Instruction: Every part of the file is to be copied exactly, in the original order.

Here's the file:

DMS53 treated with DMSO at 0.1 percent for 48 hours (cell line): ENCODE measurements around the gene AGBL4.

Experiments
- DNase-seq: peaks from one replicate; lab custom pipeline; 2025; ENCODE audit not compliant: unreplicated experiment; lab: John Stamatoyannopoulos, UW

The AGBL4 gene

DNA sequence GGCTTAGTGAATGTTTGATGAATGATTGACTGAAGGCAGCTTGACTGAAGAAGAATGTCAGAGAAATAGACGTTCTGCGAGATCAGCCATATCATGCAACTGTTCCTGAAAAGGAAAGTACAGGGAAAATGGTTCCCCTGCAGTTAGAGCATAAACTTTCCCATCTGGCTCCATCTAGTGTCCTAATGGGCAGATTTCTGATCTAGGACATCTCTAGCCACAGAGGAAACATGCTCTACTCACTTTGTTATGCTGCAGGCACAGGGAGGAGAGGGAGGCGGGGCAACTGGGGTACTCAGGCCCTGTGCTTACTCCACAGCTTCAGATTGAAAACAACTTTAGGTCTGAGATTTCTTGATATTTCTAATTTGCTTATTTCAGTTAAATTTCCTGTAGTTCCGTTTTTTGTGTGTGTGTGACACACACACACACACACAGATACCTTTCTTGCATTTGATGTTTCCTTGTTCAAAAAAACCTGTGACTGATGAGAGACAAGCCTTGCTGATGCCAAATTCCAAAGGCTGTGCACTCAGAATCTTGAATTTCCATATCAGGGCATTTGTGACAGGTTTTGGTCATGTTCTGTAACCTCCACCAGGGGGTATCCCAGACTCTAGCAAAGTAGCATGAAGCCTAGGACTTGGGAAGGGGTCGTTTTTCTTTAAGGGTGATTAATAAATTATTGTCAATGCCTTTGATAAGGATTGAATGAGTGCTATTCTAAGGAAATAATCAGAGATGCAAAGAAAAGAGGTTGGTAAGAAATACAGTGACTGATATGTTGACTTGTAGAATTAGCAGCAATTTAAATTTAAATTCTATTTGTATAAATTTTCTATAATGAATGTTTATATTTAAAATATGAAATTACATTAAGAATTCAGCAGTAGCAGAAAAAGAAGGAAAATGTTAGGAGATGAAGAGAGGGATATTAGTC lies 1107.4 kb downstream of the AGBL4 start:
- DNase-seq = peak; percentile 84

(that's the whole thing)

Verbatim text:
DMS53 treated with DMSO at 0.1 percent for 48 hours (cell line): ENCODE measurements around the gene AGBL4.

Experiments
- DNase-seq: peaks from one replicate; lab custom pipeline; 2025; ENCODE audit not compliant: unreplicated experiment; lab: John Stamatoyannopoulos, UW

The AGBL4 gene

DNA sequence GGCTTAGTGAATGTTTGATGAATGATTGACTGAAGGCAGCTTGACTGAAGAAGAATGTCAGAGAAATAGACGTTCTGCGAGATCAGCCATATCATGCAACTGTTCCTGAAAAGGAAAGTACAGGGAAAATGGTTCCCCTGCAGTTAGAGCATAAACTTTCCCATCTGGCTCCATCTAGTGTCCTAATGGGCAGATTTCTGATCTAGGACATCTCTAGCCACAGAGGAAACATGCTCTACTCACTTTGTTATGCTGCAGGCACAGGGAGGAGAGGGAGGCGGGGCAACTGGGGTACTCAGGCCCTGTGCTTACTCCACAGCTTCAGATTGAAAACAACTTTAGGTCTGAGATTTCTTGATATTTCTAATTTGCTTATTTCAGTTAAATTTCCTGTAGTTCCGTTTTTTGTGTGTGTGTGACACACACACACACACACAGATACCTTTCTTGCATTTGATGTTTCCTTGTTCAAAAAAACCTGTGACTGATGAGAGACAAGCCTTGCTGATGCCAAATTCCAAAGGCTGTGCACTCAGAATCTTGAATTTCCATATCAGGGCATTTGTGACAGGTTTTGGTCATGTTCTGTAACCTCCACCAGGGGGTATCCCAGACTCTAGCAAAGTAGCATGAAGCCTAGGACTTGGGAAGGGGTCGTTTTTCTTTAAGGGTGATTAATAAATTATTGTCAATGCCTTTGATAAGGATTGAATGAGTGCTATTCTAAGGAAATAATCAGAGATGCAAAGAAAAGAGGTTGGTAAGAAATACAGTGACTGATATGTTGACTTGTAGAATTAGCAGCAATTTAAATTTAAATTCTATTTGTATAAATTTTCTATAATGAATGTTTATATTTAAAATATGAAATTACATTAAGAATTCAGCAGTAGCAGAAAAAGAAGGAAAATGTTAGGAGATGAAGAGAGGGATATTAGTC lies 1107.4 kb downstream of the AGBL4 start:
- DNase-seq = peak; percentile 84